Asking the teacher how the move may be advantageous for the schools, the 63-year-old communicated that it gives the schools the opportunity to refocus and rebrand themselves as well as giving them the flexibility to craft a curriculum outline and module that adheres to their identity and ethos.
“One of the perks of private schools is that administrative staffs and faculty members are separated,” the teacher revealed.
“The teachers in national schools often wear many hats – from teaching to administrative duties – but by going private, the three schools in Penang will be able to draft out the roles of each teachers and staffs.
“In doing so, it will ensure that the teachers are not overworked and hence, ensure the efficiency rate and performance of the school.
“I personally see that the only difference between private, international and national school is how the schools deliver the curriculum,” the retiree opined and said that it all boils down to the parents’ preference.
Privatisation Is The Way To Go
Christian mission schools date back over 200 years, when the Anglican church took the first step in 1816 to open Penang Free School in Penang which was later handed over to the government to administer.
According to an article published by the National Evangelical Christian Fellowship Malaysia (NECF), mission schools have always been the ideal places to forge inter-cultural communication and racial harmony in a multi-racial society.
Can taking these schools private be the answer to allow these schools to preserve their character and special identity of fostering a multi-religious community where race or religion is never an issue?
Speaking with Datin Noor Azimah Abdul Rahim, the Chairman of the Parent Action Group for Education (PAGE) conveyed that it is all a matter of demand and supply and because most affluent parents have higher expectations for their children’s education, parents are willing to pay for it.
“Across the board, we can see that parents are becoming (more) picky about their children’s education as they are aware that education is the foundation that will help shape their children’s future.
“While they are blessed with options following the move, it is important to keep in mind that each parent have different budget constraints,” Datin Azimah pointed out.
Theorising that the three schools are gunning to be a low-cost international school, which is reminiscent to the St. John International, the Chairman communicated that the idea will appeal to many parents as it will accommodate to most parents’ budget whilst providing an international education.
To top it all off, Datin Azimah stressed that mission schools have always been appealing to many parents as these schools have a longstanding history of moulding well-rounded individuals as the system guides their students as per their philosophy and ethos.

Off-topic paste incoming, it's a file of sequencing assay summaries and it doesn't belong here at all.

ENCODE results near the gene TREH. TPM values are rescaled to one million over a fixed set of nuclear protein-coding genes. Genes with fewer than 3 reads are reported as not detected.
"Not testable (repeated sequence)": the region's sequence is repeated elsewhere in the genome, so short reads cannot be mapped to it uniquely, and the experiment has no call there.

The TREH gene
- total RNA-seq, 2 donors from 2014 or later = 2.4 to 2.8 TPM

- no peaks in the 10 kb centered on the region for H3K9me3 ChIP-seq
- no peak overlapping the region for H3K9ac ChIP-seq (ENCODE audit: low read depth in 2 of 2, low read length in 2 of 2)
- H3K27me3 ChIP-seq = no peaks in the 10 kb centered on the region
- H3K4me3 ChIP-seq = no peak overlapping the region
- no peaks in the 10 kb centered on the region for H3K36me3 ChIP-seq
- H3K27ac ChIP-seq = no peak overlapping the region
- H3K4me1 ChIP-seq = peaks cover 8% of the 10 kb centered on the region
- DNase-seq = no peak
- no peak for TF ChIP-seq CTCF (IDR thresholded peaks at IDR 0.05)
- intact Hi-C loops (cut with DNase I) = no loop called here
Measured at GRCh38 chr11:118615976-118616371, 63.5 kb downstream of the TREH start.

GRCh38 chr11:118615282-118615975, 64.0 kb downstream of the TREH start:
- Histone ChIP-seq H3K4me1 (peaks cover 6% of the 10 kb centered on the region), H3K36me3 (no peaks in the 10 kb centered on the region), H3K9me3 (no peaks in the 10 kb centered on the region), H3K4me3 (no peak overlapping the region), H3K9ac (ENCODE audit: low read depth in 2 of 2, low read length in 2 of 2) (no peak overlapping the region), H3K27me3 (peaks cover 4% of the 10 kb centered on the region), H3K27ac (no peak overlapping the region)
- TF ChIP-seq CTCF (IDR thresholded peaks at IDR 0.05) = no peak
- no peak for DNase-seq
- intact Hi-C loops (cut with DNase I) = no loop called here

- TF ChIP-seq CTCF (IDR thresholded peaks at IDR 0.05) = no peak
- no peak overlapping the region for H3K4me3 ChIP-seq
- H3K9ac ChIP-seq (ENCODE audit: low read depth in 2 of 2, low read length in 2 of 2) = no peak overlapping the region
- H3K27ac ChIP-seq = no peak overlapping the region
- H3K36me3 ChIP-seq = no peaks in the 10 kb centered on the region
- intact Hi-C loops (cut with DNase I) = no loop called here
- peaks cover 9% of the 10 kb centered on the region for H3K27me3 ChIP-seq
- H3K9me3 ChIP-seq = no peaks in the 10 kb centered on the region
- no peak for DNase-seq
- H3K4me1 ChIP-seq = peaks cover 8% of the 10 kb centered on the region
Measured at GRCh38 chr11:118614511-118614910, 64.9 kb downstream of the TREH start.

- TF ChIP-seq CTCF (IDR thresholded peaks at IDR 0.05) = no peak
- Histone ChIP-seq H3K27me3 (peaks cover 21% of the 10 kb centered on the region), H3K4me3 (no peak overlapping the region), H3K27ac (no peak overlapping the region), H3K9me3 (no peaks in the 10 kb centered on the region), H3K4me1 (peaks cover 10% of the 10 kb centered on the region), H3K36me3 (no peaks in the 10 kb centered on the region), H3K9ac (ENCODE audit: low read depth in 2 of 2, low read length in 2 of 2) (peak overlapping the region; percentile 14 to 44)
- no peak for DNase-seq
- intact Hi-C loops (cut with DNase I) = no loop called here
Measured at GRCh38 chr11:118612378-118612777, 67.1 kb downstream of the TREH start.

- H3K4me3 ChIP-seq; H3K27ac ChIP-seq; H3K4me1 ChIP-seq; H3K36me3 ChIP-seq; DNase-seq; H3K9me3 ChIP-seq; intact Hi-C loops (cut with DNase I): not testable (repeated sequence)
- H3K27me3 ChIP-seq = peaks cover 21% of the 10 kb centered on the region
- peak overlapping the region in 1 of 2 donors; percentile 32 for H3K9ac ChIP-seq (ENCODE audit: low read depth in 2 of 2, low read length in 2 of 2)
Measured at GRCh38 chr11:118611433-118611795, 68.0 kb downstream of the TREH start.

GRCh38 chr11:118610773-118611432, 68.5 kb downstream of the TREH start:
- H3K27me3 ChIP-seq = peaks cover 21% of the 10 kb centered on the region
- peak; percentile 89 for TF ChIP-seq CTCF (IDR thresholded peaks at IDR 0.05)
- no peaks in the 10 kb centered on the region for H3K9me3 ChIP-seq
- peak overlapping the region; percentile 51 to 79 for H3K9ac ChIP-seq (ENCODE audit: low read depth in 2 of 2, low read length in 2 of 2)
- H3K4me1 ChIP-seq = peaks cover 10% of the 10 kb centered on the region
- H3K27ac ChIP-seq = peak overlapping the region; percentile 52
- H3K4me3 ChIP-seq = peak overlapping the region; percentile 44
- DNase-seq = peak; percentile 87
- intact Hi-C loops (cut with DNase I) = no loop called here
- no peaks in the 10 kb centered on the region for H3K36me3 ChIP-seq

“Perhaps it had something to do with how the nuns and pastors managed the schools, but unfortunately, the ethos and philosophy that made mission schools a success was lost since the national education system took over.
“While the national schools are seen as Malay schools and we now have Chinese and Tamil schools, mission schools have always been seen as non-ethnic school – a school that brings multi-ethnicity society together,” the chairman conveyed and emphasised that parents want an education system that is free of political agenda and a system that focuses on the child’s academic and personal development.
With privatisation allowing the mission schools to regain their prior novelty, Datin Azimah underlined that the move will give parents more confidence in the education system, but stressed that it means nothing if the parents do not have a hand in their child’s academic growth.
“I personally think that the national education system still works,” she relayed.
“Parents should not solely rely on the schools to help with their children’s future as whether you send your children to government or private school, it means naught if the parents refuse to continue with the development at home.”
On that note, Datin Azimah strongly encourages for schools – who are facing a decrease in enrolment – to be privatised as it will be seen as a waste for schools to close down and abolished.
“The structure and the school are already there, so it’s just a matter of taking over and managing it accordingly,” she opined.
“In fact, corporations and companies can see this as a CSR opportunity as they can give back to the community by funding the school or the students.”